This might not be info you’ll need in the moment of a potential tornado, but now’s as good a time as any to get to know the Enhanced Fujita Scale, the metric used to measure the severity of tornadoes. The scale is based on wind speed and ranges from F0 (“light” damage likely) up to F5 (“incredible” damage). That Brooklyn tornado back in 2007 rated an F2, “considerable” damage.

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Where to actually go

So you don’t have a storm cellar, or even an easily accessible basement in your building. There’s still plenty you can do to keep yourself as safe as possible from a tornado. From the Office of Emergency Management:

“If an underground shelter is not available, move to a small interior room or hallway on the lowest floor and get under a sturdy piece of furniture. Put as many walls as possible between you and the outside.”

When you do this, bring your pets with you on a leash or in a carrier, and stay put until the danger is over (another good reason to stay tuned into the radio and/or emergency alerts). 

Two other key tips: stay away from windows, get out of vehicles and inside a building (do not try to outrun a tornado in a car), and seriously, don’t dawdle anywhere trying to get a glimpse of the cool, rare weather thing. Tornadoes move quickly, and it’s easy for those of us who aren’t used to them to underestimate that fact.

To wit: a recent survey of New York City residents found that about 75% of us thought we’d have over an hour to take shelter in the event of a tornado warning, when the actual time frame is more like 15 minutes. 

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How else to stay prepared

A lot of broadly applicable emergency-preparedness skills are as relevant for tornadoes as they are for everything else: make sure your phone is charged and you’ve got backup chargers on hand, and keep your home ready with basics like first aid supplies, water, and a battery-powered radio, per the Red Cross. It’s also smart to make a plan in advance for where it might be safest for you to go if a tornado strikes.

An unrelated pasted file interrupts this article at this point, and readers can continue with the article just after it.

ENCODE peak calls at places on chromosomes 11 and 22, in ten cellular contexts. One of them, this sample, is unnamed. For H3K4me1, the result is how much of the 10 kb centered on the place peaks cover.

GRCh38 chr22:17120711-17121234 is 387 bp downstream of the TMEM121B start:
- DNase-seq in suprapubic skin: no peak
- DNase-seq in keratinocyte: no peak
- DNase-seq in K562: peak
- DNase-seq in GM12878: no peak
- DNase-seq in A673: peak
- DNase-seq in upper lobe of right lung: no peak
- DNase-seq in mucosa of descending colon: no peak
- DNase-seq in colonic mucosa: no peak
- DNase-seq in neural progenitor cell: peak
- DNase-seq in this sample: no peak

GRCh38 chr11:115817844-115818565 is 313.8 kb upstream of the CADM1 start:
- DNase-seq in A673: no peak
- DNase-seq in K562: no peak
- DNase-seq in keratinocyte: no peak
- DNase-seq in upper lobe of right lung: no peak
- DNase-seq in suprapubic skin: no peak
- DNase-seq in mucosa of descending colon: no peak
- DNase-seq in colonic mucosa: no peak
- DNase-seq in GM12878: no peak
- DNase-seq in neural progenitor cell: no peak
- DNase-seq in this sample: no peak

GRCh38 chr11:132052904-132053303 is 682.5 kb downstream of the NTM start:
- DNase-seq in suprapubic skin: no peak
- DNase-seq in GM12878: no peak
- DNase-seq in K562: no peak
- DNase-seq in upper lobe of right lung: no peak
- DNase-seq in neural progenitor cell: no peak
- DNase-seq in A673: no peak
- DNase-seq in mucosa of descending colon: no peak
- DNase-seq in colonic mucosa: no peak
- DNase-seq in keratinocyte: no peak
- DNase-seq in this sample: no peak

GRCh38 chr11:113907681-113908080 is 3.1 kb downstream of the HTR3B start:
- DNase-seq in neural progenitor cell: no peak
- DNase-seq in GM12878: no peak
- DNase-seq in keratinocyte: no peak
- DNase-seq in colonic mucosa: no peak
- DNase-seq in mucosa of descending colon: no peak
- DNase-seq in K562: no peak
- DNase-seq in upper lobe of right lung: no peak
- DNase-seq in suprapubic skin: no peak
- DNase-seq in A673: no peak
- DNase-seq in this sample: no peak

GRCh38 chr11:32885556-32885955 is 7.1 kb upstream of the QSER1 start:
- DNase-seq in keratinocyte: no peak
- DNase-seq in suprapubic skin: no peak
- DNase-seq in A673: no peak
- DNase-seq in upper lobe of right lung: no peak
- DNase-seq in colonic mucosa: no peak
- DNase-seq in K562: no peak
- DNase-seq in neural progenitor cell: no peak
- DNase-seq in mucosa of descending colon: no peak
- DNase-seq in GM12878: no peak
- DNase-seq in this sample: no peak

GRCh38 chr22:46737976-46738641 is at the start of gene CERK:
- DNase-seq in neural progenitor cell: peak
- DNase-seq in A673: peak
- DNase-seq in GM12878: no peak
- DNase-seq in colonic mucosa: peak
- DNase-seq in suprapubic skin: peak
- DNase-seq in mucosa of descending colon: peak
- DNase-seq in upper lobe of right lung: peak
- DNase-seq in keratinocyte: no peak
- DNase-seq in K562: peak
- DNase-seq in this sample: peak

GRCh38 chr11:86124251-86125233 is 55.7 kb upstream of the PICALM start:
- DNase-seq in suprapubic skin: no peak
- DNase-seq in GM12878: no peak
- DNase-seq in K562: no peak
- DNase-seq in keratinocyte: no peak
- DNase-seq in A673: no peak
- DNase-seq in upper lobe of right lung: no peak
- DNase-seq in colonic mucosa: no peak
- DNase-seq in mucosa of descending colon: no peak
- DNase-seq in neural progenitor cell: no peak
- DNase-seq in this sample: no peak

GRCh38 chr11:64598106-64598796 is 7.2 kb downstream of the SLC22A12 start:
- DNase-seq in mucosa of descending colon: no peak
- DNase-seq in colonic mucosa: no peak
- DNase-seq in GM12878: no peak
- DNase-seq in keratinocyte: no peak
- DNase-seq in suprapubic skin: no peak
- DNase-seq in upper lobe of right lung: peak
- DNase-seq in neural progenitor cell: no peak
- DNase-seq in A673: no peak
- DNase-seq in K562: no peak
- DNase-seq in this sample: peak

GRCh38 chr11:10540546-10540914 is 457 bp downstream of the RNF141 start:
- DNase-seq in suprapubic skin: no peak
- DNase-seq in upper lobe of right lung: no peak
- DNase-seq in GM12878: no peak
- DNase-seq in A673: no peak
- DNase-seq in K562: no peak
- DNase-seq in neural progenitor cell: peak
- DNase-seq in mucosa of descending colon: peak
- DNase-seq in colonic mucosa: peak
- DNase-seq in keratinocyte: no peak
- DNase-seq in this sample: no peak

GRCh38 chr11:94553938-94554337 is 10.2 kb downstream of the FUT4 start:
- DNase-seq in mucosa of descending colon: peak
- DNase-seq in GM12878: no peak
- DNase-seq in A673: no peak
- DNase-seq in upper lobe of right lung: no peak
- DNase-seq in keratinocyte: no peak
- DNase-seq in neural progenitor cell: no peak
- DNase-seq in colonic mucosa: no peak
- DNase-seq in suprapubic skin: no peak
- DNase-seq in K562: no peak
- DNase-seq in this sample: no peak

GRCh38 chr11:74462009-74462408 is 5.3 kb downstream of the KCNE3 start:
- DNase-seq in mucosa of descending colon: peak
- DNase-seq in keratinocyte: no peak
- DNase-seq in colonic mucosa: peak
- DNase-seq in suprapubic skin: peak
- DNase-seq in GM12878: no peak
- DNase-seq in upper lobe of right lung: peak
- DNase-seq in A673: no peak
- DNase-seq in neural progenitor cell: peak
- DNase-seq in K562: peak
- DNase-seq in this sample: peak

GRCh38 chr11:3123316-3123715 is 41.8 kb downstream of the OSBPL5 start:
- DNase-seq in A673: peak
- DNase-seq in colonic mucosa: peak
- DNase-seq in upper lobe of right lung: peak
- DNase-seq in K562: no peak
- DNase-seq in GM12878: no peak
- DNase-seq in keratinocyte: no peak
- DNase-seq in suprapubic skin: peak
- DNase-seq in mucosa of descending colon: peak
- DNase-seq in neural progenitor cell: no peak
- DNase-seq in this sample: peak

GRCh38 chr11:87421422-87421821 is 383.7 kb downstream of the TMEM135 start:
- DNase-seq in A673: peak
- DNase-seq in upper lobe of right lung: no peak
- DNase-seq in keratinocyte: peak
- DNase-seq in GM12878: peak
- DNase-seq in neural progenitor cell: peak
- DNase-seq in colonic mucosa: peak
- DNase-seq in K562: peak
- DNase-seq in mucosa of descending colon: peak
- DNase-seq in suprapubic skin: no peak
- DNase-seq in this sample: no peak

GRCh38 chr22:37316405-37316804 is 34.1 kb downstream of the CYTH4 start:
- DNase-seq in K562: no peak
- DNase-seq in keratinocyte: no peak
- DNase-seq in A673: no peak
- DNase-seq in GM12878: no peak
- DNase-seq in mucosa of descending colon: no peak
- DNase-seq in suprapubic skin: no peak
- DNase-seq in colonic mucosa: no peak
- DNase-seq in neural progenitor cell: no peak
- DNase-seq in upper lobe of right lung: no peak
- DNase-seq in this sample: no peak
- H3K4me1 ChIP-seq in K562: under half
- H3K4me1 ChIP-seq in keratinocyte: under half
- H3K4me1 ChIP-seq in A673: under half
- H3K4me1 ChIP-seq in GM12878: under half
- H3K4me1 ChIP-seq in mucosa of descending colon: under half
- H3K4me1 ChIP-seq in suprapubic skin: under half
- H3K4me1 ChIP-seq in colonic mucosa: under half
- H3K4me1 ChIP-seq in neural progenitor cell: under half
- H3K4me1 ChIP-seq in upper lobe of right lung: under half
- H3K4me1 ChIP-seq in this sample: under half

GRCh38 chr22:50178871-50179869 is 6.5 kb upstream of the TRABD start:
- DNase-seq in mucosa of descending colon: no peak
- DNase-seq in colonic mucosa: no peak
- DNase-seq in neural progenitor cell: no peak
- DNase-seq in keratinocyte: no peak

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Know your go-to sources for weather news and alerts, and sign up for Notify NYC alerts, which will keep you apprised of any key updates. 

Beyond weather apps and official warnings, the OEM also suggests familiarizing yourself with the telltale signs of a likely tornado:

"An approaching cloud of debris can mark the location of a tornado even if a funnel is not visible.
Before a tornado hits, the wind may die down and the air may become very still.
Tornadoes generally occur near the trailing edge of a thunderstorm. It is not uncommon to see clear, sunlit skies behind a tornado."

Most likely, the closest anyone in the five boroughs will get to any of this is by sitting in the air conditioning slamming a Twisted Tea during a screening of Twisters. But crazy weather has happened here before and will happen again, and it can’t hurt to take a little time to get yourself ready in case it does.

And look on the bright side: At least there are no active volcanoes nearby … yet.